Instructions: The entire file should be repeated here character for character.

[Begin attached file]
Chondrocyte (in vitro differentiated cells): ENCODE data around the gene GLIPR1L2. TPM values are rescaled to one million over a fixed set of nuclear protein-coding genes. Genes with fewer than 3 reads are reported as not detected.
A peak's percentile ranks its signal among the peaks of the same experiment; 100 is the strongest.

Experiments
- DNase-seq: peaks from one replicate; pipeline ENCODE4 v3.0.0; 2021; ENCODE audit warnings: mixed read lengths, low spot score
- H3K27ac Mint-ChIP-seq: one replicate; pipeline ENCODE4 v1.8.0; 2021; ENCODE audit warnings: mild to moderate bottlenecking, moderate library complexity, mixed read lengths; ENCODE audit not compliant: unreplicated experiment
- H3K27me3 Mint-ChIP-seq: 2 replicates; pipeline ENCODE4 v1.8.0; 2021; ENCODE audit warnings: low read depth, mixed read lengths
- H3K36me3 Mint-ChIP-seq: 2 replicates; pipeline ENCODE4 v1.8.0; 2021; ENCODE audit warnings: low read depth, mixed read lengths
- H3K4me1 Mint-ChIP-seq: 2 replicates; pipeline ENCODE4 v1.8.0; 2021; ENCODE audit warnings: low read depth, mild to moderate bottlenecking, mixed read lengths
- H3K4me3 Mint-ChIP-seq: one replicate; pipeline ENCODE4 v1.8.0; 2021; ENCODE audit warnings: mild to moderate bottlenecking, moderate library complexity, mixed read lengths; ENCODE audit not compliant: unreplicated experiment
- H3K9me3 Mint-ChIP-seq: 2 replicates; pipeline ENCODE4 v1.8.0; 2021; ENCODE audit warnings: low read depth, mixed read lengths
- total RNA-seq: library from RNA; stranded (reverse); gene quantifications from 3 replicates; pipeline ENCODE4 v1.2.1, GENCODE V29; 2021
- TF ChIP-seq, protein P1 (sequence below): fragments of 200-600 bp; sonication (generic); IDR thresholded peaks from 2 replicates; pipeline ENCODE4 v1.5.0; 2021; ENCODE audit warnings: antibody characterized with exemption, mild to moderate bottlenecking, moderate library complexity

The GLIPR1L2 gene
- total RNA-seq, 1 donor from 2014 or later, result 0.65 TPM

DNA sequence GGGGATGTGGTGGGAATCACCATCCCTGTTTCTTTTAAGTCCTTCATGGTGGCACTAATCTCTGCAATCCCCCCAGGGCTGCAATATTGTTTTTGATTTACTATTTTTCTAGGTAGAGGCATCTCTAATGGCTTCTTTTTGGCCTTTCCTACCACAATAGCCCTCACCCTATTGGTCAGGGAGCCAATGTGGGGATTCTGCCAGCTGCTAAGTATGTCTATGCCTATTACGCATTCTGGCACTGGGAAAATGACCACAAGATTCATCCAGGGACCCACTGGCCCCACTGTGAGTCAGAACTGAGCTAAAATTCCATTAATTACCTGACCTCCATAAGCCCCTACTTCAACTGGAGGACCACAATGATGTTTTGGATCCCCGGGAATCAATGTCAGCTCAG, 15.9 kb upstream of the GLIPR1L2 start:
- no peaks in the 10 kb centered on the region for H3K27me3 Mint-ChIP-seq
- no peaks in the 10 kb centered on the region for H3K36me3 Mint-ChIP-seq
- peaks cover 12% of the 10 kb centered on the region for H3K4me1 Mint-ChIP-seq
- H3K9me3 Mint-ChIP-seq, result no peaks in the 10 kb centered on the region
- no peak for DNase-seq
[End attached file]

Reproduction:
Chondrocyte (in vitro differentiated cells): ENCODE data around the gene GLIPR1L2. TPM values are rescaled to one million over a fixed set of nuclear protein-coding genes. Genes with fewer than 3 reads are reported as not detected.
A peak's percentile ranks its signal among the peaks of the same experiment; 100 is the strongest.

Experiments
- DNase-seq: peaks from one replicate; pipeline ENCODE4 v3.0.0; 2021; ENCODE audit warnings: mixed read lengths, low spot score
- H3K27ac Mint-ChIP-seq: one replicate; pipeline ENCODE4 v1.8.0; 2021; ENCODE audit warnings: mild to moderate bottlenecking, moderate library complexity, mixed read lengths; ENCODE audit not compliant: unreplicated experiment
- H3K27me3 Mint-ChIP-seq: 2 replicates; pipeline ENCODE4 v1.8.0; 2021; ENCODE audit warnings: low read depth, mixed read lengths
- H3K36me3 Mint-ChIP-seq: 2 replicates; pipeline ENCODE4 v1.8.0; 2021; ENCODE audit warnings: low read depth, mixed read lengths
- H3K4me1 Mint-ChIP-seq: 2 replicates; pipeline ENCODE4 v1.8.0; 2021; ENCODE audit warnings: low read depth, mild to moderate bottlenecking, mixed read lengths
- H3K4me3 Mint-ChIP-seq: one replicate; pipeline ENCODE4 v1.8.0; 2021; ENCODE audit warnings: mild to moderate bottlenecking, moderate library complexity, mixed read lengths; ENCODE audit not compliant: unreplicated experiment
- H3K9me3 Mint-ChIP-seq: 2 replicates; pipeline ENCODE4 v1.8.0; 2021; ENCODE audit warnings: low read depth, mixed read lengths
- total RNA-seq: library from RNA; stranded (reverse); gene quantifications from 3 replicates; pipeline ENCODE4 v1.2.1, GENCODE V29; 2021
- TF ChIP-seq, protein P1 (sequence below): fragments of 200-600 bp; sonication (generic); IDR thresholded peaks from 2 replicates; pipeline ENCODE4 v1.5.0; 2021; ENCODE audit warnings: antibody characterized with exemption, mild to moderate bottlenecking, moderate library complexity

The GLIPR1L2 gene
- total RNA-seq, 1 donor from 2014 or later, result 0.65 TPM

DNA sequence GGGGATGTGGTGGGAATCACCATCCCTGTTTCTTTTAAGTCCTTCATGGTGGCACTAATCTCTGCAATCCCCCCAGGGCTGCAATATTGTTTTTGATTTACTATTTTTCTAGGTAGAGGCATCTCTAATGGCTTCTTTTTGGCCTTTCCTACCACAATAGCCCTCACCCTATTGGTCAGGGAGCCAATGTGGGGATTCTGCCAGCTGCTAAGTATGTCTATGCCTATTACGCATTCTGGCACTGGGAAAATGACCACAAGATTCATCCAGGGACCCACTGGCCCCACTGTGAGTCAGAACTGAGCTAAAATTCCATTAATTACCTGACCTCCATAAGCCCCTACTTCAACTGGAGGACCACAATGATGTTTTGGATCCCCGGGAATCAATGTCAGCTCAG, 15.9 kb upstream of the GLIPR1L2 start:
- no peaks in the 10 kb centered on the region for H3K27me3 Mint-ChIP-seq
- no peaks in the 10 kb centered on the region for H3K36me3 Mint-ChIP-seq
- peaks cover 12% of the 10 kb centered on the region for H3K4me1 Mint-ChIP-seq
- H3K9me3 Mint-ChIP-seq, result no peaks in the 10 kb centered on the region
- no peak for DNase-seq